After the last year's electoral defeat of Law and Justice (PiS), Kaczynski stepped down from office as Prime Minister, after the first meeting of the newly elected parliament. He is presently chairman of the party.

Tuesday, June 17, 2008

Poland in an Uproar after Coercive Abortion Pressure Put on 14-Year-Old by Planned Parenthood

Polish media is awash with the case of a 14-year old girl who is being pressured into abortion by the country's most prominent abortion activist, Wanda Nowicka of the Polish branch of Planned Parenthood.

The girl, who appears in the media under the nickname "Agata", found out she was pregnant by her boyfriend three months ago. However, rather than supporting her, her family directed her to Planned Parenthood to arrange for legal permission for an abortion.

Currently Polish law does not penalize abortion when the pregnancy is a result of crime. In such cases abortion is permitted till the twelfth week of pregnancy. Agata's case was qualified for non-punishable abortion since it involved sexual relations under the age of 15. She is now 10 or 11 weeks pregnant.

While permission was being secured by Planned Parenthood, the girl complained to a teacher that she did not want to abort her child. Hospitals in her home town refused to kill her unborn child, saying that the girl seemed to be pressured into the abortion by her mother and abortion activists. A priest friend and some pro-life activists offered support to the girl and all the help necessary to carry the baby to term.

Nevertheless, Agata was brought to a Warsaw hospital that agreed to abort her baby. There she spoke to a child psychologist who advised doctors to give the girl some more time to think. Despite that, Agata was told to prepare for the procedure the following day.

At that time, the girl gave conflicting testimony. In face to face conversations with friends, she would admit to being pressured into abortion. At other times she said she wanted an abortion.

In the meantime pro-life groups and prayer groups mobilized to save the girl and her baby from tragedy. The hospital received emails from pro-life advocates urging that the girl not be forced to abort. In addition, one pro-life activist filed an official complaint with the police accusing pro-abortion activist Wanda Nowicka of pressuring the teenager into abortion. Police began an investigation and the media picked up the story.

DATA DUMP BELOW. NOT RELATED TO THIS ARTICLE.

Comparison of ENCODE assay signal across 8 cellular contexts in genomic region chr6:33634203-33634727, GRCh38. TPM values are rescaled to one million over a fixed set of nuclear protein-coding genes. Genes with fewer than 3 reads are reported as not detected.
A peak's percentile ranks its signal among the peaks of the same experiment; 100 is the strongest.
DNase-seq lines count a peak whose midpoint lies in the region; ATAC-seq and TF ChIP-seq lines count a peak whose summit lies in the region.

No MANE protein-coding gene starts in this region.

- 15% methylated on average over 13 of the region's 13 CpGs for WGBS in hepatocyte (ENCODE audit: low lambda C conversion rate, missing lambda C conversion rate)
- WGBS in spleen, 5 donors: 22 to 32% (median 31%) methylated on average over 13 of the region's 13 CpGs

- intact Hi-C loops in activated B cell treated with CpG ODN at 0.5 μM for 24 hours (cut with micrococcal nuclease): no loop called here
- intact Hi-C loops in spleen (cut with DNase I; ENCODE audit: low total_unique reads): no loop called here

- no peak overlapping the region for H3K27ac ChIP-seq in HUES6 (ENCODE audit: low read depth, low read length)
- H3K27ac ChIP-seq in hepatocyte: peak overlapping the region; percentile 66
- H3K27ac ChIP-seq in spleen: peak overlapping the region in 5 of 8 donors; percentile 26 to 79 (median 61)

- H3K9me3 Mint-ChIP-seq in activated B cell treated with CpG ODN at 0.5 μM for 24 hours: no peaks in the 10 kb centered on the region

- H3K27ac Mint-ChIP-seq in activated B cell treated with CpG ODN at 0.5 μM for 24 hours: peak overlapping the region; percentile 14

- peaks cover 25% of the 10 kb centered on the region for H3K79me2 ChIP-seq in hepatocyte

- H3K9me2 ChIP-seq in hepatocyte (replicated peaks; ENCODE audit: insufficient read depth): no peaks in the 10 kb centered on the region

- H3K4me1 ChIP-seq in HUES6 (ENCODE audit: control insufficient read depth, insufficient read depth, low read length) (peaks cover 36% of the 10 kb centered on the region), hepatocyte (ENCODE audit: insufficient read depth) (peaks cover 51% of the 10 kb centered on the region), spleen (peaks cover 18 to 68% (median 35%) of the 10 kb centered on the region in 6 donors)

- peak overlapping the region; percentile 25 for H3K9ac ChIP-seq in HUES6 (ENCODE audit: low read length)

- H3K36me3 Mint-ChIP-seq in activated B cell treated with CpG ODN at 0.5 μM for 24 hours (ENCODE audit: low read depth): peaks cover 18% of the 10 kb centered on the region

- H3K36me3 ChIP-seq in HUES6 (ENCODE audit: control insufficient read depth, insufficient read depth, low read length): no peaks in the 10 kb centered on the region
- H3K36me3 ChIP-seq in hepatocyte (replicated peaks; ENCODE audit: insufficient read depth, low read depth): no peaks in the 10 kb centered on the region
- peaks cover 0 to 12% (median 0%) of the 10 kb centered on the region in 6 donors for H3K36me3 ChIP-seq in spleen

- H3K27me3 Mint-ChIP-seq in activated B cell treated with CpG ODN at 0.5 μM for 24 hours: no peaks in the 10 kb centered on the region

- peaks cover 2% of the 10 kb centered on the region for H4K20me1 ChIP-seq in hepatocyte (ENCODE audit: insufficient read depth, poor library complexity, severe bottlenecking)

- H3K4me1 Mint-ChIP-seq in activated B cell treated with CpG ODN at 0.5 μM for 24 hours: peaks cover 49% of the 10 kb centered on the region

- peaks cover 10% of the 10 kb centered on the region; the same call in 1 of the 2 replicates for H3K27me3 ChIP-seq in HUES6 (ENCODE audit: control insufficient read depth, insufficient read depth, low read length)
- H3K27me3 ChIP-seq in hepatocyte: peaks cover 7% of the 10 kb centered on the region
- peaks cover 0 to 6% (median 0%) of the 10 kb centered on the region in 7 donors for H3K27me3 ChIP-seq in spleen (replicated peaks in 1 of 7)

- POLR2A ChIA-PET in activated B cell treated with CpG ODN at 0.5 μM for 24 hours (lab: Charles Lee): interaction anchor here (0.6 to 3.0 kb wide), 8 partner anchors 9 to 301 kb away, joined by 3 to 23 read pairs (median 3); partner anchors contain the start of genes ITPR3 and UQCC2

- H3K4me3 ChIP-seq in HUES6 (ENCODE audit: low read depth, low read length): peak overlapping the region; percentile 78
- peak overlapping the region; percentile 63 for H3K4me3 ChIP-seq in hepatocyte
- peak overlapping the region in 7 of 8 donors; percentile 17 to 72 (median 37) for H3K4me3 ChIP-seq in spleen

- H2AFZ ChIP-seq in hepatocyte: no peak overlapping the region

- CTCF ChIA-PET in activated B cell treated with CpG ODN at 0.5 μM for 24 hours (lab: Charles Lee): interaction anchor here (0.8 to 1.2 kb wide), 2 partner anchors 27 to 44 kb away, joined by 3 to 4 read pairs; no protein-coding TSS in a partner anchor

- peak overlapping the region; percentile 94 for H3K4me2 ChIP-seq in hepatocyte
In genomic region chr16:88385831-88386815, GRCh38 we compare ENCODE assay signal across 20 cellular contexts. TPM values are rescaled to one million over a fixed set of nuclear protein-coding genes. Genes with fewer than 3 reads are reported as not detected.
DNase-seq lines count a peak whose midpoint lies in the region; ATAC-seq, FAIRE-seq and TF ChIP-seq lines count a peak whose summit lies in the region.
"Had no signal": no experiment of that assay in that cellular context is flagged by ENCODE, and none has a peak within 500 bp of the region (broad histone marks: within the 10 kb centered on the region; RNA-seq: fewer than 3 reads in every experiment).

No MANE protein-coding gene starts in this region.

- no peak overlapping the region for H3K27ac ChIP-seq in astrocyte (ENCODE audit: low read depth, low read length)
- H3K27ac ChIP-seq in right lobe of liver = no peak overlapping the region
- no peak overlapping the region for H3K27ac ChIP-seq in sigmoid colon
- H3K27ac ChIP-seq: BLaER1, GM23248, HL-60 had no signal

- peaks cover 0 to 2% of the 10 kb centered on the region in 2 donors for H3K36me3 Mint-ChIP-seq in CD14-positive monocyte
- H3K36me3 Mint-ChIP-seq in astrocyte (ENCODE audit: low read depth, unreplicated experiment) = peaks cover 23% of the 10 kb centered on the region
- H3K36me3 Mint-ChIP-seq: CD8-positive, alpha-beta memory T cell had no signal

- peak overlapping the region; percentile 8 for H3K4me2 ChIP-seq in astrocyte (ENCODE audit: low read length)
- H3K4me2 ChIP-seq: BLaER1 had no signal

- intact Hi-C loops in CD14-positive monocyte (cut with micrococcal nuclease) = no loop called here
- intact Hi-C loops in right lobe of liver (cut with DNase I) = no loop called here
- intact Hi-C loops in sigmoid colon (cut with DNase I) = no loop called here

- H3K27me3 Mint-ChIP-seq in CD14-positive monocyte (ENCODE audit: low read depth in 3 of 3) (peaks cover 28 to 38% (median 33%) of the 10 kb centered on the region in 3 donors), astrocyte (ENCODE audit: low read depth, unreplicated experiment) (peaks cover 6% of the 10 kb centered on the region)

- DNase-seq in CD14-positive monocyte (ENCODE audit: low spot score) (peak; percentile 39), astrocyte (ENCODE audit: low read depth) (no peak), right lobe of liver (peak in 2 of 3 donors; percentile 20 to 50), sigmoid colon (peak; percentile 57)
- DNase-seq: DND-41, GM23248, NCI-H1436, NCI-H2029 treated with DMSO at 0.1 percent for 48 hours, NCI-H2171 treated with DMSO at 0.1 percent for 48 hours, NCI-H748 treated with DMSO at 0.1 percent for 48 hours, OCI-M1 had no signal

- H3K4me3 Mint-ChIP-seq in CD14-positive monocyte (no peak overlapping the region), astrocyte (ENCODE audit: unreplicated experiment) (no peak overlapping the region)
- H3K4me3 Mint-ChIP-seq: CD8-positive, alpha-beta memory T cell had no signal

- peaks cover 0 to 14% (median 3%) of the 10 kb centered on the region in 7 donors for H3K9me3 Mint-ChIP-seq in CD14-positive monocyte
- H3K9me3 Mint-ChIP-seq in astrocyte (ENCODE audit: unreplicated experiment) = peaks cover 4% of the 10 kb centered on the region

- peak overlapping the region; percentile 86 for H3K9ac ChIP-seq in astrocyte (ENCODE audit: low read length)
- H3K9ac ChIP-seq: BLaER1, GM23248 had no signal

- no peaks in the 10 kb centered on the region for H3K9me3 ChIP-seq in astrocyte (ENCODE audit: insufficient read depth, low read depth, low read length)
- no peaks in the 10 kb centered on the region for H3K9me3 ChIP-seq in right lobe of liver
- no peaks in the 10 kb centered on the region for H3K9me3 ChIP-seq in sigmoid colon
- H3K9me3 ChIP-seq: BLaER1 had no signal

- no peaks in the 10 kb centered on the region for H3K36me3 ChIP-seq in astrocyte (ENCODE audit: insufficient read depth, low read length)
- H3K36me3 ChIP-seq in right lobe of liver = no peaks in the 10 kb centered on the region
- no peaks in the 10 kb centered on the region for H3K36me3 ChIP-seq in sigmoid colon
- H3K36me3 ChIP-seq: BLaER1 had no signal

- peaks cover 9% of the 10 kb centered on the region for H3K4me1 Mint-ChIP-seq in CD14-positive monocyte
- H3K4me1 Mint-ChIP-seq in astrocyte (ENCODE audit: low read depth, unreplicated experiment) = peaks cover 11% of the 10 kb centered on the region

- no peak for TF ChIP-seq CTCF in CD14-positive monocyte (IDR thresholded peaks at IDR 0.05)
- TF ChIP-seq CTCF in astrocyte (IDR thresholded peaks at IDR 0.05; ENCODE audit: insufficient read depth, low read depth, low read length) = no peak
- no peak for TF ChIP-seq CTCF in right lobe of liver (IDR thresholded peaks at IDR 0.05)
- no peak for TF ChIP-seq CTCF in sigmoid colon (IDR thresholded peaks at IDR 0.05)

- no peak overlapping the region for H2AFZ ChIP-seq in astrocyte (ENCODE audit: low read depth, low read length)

A court in the girl's hometown issued an order to place her in the custody of a priest at a juvenile center, where she would not be harassed by abortion advocates.

Mariusz Dzierzawski of Warsaw-based pro-life Pro Foundation said that the case demonstrated how the sexual revolution takes its toll on the young, causing a chain of tragedy in their lives. "Sex educators encourage kids to get involved in 'safe sex'. When kids get pregnant as a result, they are offered 'safe abortion'. This is how they destroy the life of the unborn child and of children who become parents too early," Dzierzawski said.

Pro-life activist Jacek Sapa commented: "It's time to break the social taboo and start talking about coerced abortion. Most abortions are forced on women by irresponsible partners, parents or abortion activists. If we are witnessing coercion into abortion, we must act. Sometimes a simple gesture of support and understanding is enough to save a mother and child from the tragedy of abortion."

Agata is now safe and offers of support are flowing in from all over Poland. However abortion advocates have not given up their efforts to convince the girl to change her mind and have the abortion. Reportedly, they are arranging for an abortion for the girl outside Poland.

The pro-abortion Polish major daily "Gazeta Wyborcza", advocated for Planned Parenthood with its coverage claiming that the girl had been raped and wanted an abortion, but was harassed by pro-lifers, who "gave her hell". The misinformation was picked up by far left politicians from a minor post-communist party who attempted to garner support to legalize abortion.